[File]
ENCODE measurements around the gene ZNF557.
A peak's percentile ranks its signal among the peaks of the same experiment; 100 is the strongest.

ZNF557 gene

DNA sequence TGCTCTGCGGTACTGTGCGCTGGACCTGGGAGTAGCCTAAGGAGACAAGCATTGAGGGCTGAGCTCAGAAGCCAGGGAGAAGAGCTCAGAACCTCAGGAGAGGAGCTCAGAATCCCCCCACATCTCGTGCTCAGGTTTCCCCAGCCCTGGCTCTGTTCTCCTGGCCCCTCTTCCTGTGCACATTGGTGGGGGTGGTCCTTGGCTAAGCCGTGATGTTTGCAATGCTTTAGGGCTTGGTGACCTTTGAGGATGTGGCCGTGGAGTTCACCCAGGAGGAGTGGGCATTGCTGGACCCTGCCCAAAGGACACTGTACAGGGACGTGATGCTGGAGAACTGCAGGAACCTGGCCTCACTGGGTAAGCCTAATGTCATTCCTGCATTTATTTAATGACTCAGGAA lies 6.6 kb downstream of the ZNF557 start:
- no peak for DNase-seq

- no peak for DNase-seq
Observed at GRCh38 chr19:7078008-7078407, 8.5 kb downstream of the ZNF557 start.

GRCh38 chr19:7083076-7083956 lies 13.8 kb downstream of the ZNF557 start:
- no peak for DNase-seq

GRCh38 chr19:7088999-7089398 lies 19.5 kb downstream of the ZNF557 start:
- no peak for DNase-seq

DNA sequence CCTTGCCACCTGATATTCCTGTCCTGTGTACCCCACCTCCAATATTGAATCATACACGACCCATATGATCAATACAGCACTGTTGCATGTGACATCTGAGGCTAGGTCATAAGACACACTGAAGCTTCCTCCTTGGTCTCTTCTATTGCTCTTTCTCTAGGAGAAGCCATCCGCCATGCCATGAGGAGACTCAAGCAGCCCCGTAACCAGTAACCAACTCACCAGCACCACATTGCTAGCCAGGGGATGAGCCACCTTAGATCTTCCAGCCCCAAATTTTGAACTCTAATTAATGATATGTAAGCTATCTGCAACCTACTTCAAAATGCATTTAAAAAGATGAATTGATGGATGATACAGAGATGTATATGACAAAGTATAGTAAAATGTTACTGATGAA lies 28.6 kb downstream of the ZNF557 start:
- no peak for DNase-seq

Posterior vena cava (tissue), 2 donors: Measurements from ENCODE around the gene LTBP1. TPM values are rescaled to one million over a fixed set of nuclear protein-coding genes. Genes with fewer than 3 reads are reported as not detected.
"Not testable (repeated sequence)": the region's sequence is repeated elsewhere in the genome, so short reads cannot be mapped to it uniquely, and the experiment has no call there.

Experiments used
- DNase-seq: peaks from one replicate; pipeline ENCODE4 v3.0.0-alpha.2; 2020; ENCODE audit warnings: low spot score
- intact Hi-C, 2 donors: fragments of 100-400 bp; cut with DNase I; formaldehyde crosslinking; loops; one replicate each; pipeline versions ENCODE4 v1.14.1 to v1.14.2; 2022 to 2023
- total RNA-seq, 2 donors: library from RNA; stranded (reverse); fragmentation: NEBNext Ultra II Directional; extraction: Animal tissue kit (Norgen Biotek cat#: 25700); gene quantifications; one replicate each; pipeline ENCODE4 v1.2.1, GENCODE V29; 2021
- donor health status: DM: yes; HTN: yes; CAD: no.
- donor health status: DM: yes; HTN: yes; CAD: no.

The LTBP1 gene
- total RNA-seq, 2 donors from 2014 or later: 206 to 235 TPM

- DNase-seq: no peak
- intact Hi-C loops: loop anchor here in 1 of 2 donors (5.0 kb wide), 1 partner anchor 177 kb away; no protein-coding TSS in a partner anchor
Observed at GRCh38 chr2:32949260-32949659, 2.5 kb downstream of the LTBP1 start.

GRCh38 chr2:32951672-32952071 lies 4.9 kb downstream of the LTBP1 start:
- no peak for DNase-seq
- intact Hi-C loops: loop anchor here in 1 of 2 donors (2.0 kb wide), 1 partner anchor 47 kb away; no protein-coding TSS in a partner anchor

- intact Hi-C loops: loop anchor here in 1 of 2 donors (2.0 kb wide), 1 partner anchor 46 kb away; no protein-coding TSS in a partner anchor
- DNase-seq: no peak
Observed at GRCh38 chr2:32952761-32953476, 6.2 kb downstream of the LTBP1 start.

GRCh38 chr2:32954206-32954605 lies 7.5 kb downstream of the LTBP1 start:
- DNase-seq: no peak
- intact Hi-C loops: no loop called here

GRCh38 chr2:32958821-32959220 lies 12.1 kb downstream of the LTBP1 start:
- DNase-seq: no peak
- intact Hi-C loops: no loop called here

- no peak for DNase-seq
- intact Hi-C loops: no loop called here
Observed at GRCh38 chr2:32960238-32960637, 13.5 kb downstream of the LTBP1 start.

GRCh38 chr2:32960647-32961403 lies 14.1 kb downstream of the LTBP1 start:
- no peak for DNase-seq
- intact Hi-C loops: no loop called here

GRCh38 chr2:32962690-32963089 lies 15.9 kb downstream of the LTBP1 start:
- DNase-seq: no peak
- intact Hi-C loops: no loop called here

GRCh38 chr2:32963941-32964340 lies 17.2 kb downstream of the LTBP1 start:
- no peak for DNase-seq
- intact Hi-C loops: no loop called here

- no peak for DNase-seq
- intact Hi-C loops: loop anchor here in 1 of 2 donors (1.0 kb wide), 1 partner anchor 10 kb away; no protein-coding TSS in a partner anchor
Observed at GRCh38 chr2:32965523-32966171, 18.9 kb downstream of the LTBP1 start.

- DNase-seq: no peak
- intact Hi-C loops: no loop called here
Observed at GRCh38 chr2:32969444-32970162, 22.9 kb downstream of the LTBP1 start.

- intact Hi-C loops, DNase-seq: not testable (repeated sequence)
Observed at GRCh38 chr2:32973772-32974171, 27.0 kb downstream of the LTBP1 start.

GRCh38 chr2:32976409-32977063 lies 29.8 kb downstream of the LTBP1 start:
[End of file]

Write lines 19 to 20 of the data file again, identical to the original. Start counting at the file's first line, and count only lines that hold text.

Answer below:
- total RNA-seq, 2 donors: library from RNA; stranded (reverse); fragmentation: NEBNext Ultra II Directional; extraction: Animal tissue kit (Norgen Biotek cat#: 25700); gene quantifications; one replicate each; pipeline ENCODE4 v1.2.1, GENCODE V29; 2021
- donor health status: DM: yes; HTN: yes; CAD: no.